MPIGI/MUKONO/KAMPALA, Uganda, Sep 21 (IPS) – About 40 kilometres out of Uganda’s capital, Kampala, in the Mpigi area, you can find an entire village hill with houses that have plastic bottles walls and car tyre rooftops.
Plastic bottles, which you can usually found littered almost everywhere in rural and urban Uganda, could help alleviate the country’s housing shortage as well as avoid environmental harm. An innovative idea of turning plastic bottles into “ecological bricks” is one of the latest solutions being promoted by environmentally sensitive individuals and NGOs here.
The village in Mpigi is part of a project by the Social Innovation Enterprise Academy (SINA), which promotes the use of ecobricks as an upcycling solution to the plastic waste problem rather than reverting to recycling.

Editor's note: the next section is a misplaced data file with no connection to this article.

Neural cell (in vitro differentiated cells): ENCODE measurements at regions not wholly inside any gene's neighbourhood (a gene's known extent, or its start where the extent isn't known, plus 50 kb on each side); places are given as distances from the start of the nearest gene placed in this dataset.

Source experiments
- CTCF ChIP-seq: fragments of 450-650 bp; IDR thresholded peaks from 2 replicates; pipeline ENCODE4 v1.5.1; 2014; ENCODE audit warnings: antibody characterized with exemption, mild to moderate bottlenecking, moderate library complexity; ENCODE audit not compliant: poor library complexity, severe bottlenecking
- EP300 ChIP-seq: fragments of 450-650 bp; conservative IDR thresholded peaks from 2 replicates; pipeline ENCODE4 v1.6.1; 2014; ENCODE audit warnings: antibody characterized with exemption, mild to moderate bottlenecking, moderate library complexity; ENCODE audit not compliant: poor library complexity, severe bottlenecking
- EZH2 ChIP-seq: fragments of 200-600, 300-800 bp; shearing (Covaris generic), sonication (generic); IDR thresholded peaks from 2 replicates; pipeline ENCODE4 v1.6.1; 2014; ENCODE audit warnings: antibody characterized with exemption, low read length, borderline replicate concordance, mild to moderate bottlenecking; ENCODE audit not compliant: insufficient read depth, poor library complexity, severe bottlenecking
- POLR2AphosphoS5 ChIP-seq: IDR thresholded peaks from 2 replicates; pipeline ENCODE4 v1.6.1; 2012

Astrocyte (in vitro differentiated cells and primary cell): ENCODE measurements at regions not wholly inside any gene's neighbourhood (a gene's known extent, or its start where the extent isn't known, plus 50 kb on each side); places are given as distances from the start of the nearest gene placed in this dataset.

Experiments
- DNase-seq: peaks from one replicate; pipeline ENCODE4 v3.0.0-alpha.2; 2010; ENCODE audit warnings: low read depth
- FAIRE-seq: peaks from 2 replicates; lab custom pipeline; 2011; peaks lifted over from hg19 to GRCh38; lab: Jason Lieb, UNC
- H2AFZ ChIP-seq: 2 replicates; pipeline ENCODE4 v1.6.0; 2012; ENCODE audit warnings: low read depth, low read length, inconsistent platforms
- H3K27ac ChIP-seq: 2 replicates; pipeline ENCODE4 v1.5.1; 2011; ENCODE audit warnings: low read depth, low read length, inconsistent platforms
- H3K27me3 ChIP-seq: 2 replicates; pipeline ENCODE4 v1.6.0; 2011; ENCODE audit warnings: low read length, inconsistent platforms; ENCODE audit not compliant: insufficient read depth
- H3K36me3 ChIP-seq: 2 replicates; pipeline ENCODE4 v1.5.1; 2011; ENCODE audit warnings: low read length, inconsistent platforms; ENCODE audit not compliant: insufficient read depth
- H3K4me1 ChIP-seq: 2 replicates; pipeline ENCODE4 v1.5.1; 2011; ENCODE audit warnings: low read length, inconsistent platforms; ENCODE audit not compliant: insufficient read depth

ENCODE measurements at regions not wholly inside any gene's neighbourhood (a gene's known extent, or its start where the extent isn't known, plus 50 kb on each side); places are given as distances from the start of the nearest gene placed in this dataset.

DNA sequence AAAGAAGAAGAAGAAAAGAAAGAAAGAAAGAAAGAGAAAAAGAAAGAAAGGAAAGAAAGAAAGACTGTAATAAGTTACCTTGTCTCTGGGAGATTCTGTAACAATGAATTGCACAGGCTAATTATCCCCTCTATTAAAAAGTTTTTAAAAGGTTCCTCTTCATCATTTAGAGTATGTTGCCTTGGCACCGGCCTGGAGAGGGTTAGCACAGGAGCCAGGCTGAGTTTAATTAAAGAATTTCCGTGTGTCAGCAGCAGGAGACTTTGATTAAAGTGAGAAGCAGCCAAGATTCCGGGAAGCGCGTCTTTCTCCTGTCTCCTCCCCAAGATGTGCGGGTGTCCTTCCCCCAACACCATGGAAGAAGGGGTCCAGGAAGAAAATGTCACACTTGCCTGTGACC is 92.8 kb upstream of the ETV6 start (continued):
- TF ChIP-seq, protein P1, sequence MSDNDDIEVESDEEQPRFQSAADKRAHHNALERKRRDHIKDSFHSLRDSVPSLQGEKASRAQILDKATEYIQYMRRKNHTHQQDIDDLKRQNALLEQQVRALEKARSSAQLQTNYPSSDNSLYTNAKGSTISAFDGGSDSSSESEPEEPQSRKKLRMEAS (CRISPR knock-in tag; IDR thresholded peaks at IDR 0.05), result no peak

Recycling would involve the waste being reduced or destroyed from its current form to create something new. Whereas upcycling uses the existing waste and incorporates it into something new.
The initiative has spread out to a number of refugee camps in Uganda.
Uganda’s plastic headache
Like many other African countries, Uganda is faced with the threats of plastics arising from the packing and beverages industry.
The plastics from bottled soft drinks end up in landfills, scattered all over the streets and block roadside drainage. Most of the plastics waste has been found floating on shores of Lake Victoria, it’s swamps and wetland or are simply burnt in the open air.
It is estimated that Kampala, the country’s capital, alone generates more than 350,000 tons of solid waste every year, only half of which is collected. So plastic remains one of the huge environmental concerns for the country whose plastic consumption increases by the day.